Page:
PART ONE: The Seasoned Detective
“Do you know why we’re here today?”
The woman sitting in front of Detective Stone shifted uncomfortably in her seat. She was a tiny woman – he would have guessed maybe five feet tall at the most, and 100 pounds soaking wet. Her white-blonde hair was knotted tightly back into a low bun, accentuating the sharp features of her pale face. Although it was August in Texas and at least 100 degrees outside, she wore long black sleeves that she continuously pulled down over her bird-like hands. What struck him the most, however, was her eyes – glittering dark pools that emanated a quiet, all-consuming sadness.
He wished that there was another place to speak to this frail woman other than the stark interrogation room, with its drab, institutional paint job, hard chairs, and humming overheard lights. She had barely spoken two words since they had arrived at the station, but it was clear that she had endured some kind of intense trauma that she was struggling to keep tucked away. Her body seemed to vibrate with the frenzied energy of it, as if she was readying herself to take flight at any moment. Earlier, when he had guided her into the room, she jumped at every movement and sound: the slight graze of his fingertips on her shoulder as they passed through the door, the deep baritone of his voice, the pop of the light when he flicked the switch, the hard plastic of the chair as she gingerly sat down. She was terrified.
She gripped the Styrofoam cup of cooling coffee between her small hands. Finally, she shook her head, a small wisp of a movement.
“No,” she said softly, barely above a whisper.
Detective Stone nodded and turned to his partner, Detective Kincaid. She was the opposite of their subject in almost every way – long, curly black hair cascading over broad, confident shoulders and bright, brown-gold eyes. Kincaid was a rookie, with all of the eagerness and energy of a detective in their first year. Stone was older, in his fifties and graying at the temples, and attempted daily to model the calm and collected demeanor he felt detectives should consistently demonstrate. Kincaid couldn’t seem to be contained, however, as her enthusiasm bulged at the seams.
She slid the folder sitting in front of her over to Stone, who tapped it gently.
“I’m going to show you some photos. Some of them are a bit graphic, but I’ll do my best to only show you what’s necessary. Is that ok?”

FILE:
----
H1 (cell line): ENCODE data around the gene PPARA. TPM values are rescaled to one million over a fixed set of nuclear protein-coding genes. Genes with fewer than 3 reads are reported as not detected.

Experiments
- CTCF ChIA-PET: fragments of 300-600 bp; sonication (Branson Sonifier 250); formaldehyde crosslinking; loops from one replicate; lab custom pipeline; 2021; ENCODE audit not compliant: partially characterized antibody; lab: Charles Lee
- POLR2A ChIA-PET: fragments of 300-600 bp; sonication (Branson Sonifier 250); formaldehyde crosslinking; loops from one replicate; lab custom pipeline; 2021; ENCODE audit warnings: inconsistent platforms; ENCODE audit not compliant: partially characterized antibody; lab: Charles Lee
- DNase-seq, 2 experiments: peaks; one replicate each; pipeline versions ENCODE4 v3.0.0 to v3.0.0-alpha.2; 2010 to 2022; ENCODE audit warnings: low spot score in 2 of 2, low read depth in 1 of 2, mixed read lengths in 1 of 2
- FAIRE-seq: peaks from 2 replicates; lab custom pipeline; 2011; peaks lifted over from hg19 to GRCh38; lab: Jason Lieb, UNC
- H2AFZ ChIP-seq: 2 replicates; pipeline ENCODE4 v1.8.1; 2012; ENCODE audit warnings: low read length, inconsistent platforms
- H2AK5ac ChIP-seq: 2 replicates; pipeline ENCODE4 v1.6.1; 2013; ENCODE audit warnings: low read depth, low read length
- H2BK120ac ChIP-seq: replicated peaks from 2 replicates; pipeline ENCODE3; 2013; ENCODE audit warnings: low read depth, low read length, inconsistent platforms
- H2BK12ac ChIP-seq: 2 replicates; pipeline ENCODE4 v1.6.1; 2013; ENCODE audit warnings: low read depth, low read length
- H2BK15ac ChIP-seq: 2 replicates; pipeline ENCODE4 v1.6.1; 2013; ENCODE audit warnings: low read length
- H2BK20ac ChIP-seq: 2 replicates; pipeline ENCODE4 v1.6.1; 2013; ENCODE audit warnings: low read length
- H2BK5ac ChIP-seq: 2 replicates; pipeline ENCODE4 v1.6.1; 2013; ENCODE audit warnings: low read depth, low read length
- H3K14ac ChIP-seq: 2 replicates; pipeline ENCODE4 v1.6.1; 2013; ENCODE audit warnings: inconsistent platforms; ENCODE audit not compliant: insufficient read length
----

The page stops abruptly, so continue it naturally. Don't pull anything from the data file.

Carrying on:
The woman sitting in front of him nodded slowly. She was digging her nails into the Styrofoam now, picking flecks from the rim and letting them fall around her cup like snow.
Stone flipped the cover of the folder open and placed the first photo in front of the woman. Her dark eyes slid over to the photo, widening and filling with – what was that? Sadness? Fear? She clamped them shut tightly and took in a deep, shuddering breath.
The photo was of a man who was clearly dead. He was lying in a field on his back, his mouth slack and loose, a trickle of blood running from his lips down the side of his face. His eyes were wide and glassy and blank. What it didn’t show was how the man had died – Stone chose to crop out the sharp, large-handled knife sticking out of his chest, blood blooming in dried pools on his graying skin.
“Do you know who this is?” Stone asked gently. He tapped the photo again. The woman slowly opened her eyes and wiped a stray tear from her cheek.
“Yes,” she whispered.
“Who is it?” Kincaid interjected sharply, her voice rising. Stone shot her a look – they had to be especially easy with this one.
The woman ran her hands over her golden-white hair. “Can I have a cigarette?” she asked, her voice a bit louder this time.
Kincaid shook her head. “I’m sorry, there’s no smoking—”
“I think we can make an exception, don’t you think, Detective Kincaid?” Stone interrupted, reaching into his own jacket pocket. He pulled out a pack of Marlboros and an ancient lighter and slid them over to the woman. “Have at it. I think we could all use something to calm our nerves.”
Kincaid obviously stifled an eye roll. “Alright. If you say so.”
The woman pulled a cigarette from the carton and lit it with shaking hands. She breathed in deeply, her lungs audibly rattling with relief. Finally, she breathed out a puff of smoke, filling the room with a hazy glow.
“Ok,” Kincaid said impatiently. “Who is he?”
The woman tapped her ash into her cup, keeping her eyes trained on the glowing ember. “He’s my husband,” she said, her voice low and steady.
Stone and Kincaid exchanged glances. They knew this already, of course. But they needed her to say it out loud.